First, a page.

Most Americans have never heard of Mildred and Richard Loving. But next week, a Hollywood movie will introduce the country to a time and place — 58 years ago in Virginia — when a sheriff could burst into a couple’s bedroom and arrest them for being married.
“Loving,” which opens in theaters Nov. 4, tells the story of Mildred and Richard, young romantics who became felons when they dared to wed in 1958. She was black, he was white, and that was a crime in Virginia and 23 other states. They were arrested, convicted and banished from their home state. But their legal fight led to the 1967 landmark Supreme Court ruling in Loving v. Virginia that ended miscegenation laws in the 16 states where they were still on the books.
The pair returned to Virginia and, slowly, Virginia began to look more like them. Black hands joined with white hands at altars from Hampton Roads to Herndon as the state that once served as the capital of the Confederacy grew more populous, more diverse and more tolerant. By 2010, Virginia led the nation in the rate of black-white marriages, according to the Pew Research Center. And while racism hasn’t disappeared, the state’s marital melting pot now includes people from all over the world. Few heads turn at the sight of a Venezuelan-Indian couple or a Korean bride with her white groom or, since same-sex marriage became legal two years ago, lesbians of different colors exchanging vows.
Today, Virginia is for Lovings, as these portraits of five mixed-race marriages show.
— Steve Hendrix
Aisha and Scott Cozad, Woodbridge
They met online. They married on Loving Day.
A less brave man may not have pursued Aisha Bonner after reading her online dating profile, which was written to deter, not attract. Tired of wasting time on the wrong people, she was clear about whom she didn’t want.
Her 11-year-old son was her priority, she wrote. So if a man couldn’t deal with a child, he should move on.
She had a doctorate and loved reading, she wrote. So if a man couldn’t handle a smart woman, he should move on.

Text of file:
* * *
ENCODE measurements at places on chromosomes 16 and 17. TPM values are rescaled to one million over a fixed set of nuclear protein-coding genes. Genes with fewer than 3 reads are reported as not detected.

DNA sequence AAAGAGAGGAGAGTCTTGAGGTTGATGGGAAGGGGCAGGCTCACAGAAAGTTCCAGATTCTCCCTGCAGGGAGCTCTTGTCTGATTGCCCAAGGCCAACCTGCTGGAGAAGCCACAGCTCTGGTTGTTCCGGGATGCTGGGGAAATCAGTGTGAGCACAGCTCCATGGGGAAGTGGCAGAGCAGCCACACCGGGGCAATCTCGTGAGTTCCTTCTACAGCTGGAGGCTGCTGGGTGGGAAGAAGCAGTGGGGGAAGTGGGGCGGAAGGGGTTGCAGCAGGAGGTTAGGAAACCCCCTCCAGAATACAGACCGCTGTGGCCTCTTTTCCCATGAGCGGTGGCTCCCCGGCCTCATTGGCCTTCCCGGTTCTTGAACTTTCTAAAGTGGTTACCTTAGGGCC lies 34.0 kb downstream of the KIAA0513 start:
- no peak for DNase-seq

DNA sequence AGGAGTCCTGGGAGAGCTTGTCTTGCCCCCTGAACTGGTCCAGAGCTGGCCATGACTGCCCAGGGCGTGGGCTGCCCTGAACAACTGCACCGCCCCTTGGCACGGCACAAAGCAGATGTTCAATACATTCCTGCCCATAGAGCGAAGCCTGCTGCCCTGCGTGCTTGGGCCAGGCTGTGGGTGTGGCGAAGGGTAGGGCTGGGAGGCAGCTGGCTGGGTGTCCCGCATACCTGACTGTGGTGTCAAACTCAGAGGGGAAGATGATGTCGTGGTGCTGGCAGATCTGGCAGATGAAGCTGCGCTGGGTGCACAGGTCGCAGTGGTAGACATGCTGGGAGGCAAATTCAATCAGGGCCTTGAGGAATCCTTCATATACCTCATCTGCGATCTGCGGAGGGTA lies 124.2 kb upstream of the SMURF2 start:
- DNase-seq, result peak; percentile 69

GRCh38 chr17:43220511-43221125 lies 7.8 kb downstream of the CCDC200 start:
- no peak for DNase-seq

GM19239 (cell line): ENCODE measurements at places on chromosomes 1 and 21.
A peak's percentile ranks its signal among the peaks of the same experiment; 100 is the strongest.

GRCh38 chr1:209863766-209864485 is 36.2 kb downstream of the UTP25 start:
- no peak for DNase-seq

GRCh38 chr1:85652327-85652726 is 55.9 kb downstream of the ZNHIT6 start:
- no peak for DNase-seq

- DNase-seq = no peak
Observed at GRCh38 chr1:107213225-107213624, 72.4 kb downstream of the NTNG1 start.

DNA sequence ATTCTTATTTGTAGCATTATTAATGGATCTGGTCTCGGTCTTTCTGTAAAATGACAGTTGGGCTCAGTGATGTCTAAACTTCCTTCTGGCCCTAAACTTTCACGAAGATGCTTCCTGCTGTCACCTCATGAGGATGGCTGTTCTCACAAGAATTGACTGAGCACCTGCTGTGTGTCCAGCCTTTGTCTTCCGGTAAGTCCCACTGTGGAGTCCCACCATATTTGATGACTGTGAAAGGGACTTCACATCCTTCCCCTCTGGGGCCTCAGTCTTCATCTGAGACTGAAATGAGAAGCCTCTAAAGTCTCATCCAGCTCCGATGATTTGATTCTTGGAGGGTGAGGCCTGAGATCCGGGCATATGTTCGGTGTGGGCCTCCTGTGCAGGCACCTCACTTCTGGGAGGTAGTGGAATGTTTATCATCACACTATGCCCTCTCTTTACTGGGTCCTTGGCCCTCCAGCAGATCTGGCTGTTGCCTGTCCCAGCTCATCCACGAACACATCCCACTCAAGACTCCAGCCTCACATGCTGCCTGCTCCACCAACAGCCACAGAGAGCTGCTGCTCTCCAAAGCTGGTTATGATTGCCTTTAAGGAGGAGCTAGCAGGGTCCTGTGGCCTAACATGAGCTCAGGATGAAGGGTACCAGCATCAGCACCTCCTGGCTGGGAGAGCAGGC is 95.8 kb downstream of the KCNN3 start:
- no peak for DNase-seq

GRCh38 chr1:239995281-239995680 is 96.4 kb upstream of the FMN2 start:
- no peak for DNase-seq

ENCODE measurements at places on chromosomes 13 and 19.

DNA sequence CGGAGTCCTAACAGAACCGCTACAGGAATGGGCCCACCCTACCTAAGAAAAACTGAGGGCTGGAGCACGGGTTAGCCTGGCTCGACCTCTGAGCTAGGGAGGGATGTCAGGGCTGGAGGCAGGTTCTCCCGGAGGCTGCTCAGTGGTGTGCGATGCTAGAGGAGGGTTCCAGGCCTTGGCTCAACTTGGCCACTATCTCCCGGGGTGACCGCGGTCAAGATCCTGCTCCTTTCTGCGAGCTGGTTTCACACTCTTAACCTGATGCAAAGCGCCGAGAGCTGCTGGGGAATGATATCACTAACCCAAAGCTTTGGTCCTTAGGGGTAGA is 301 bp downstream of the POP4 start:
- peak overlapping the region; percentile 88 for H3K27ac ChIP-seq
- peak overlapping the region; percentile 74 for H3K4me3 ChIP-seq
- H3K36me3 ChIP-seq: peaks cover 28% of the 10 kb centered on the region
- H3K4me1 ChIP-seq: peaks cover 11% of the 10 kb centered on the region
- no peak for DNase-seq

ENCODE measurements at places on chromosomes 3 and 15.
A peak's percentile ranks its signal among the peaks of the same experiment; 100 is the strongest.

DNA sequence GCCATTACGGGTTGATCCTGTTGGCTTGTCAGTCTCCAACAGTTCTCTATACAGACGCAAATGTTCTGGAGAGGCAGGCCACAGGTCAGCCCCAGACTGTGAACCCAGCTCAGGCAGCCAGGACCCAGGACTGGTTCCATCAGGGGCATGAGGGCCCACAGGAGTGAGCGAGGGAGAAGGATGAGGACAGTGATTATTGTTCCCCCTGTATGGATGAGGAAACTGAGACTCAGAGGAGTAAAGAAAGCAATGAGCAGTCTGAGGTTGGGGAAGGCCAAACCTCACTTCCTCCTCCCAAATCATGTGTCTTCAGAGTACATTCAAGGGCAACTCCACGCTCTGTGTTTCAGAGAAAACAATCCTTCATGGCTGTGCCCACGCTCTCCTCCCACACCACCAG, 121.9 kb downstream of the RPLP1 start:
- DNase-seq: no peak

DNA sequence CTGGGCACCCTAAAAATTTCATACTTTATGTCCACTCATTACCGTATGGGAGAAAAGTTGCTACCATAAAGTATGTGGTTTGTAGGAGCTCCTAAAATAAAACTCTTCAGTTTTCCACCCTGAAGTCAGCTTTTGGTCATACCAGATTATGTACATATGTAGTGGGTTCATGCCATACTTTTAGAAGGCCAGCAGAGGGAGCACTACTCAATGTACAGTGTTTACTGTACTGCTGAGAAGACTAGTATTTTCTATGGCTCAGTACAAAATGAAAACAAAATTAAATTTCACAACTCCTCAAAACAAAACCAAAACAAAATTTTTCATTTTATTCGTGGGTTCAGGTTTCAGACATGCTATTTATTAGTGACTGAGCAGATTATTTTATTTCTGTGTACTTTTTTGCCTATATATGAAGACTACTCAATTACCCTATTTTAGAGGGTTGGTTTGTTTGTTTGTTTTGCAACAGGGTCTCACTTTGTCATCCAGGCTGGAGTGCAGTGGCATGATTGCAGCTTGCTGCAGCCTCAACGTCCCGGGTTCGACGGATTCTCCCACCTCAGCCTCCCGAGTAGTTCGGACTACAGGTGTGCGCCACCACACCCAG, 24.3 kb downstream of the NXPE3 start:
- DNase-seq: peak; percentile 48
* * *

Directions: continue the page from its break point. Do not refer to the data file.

Her list went on, each description followed by the same siren blaring “move on, move on.” But Scott Cozad didn’t move on. He was swept in. He sent her an email that stretched for pages, and it was clear that despite their skin color — he’s white, and she’s black — the two shared much in common. Scott’s profile had its own siren of sorts. His picture showed him in a suit of armor, a nod to his love of historical reenactments. Aisha was swept in.
“If he had been born during the Renaissance, he would have definitely been a knight in shining armor,” the 42-year-old social science researcher said one evening sitting in the couple’s Woodbridge home.
“Eww,” her now 13-year-old son Brandon jokingly gagged.
Last year, Scott and Aisha said their vows in front of friends and relatives who have shown them nothing but support. But in many ways theirs is not a marriage of two. It is a union of three.
On their wedding day, Brandon asked Scott if he could now call him Dad. “Yeah,” Scott replied.
“Honestly, if I had tried to say more, I would have fallen to pieces,” said Scott, 40, a systems engineer.
Aisha, who took her husband’s last name, said Scott and Brandon share many similarities, among them a love of hamburgers, an ease talking to strangers and a penchant for cheesy jokes (although Brandon points out that his, at least, make people laugh).
But their union has not come without challenges. Scott, who has no children from a previous marriage, said he hasn’t had to learn only how to be a father, but also how to be a father to a black son.
A simple conversation about buying toy guns in their home carries with it the weight of a national conversation about police shootings of unarmed African Americans.
“They have all these cool Nerf guns,” Scott said. “But I’m apprehensive about getting them for him and going out there.”
“It’s more than apprehensive,” Aisha said. Her son has never played with toy guns because “I’m not going to risk his life.”
“Everyone I know has Nerf guns, even younger kids,” Brandon said, not complaining as much as explaining.
Scott also recalled how out of place he felt the first time he took Brandon to a black barbershop. By their second visit, he said he felt comfortable enough to ask the barber “dumb questions.” Now, he has the shop’s number programmed into his phone.
Before Scott met Aisha, he had never heard of Richard and Mildred Loving, the Virginia couple behind the Supreme Court’s June 12, 1967, decision to legalize interracial marriage, a date celebrated nationally as Loving Day. Then the two watched a documentary that moved them both.
Not long after that, Scott was at Brandon’s soccer game when Aisha called to say she had almost been in a car accident. He decided then that he didn’t want to move on — ever. Over the phone, he asked her to marry him. He said he knew the perfect date: Loving Day.
— Theresa Vargas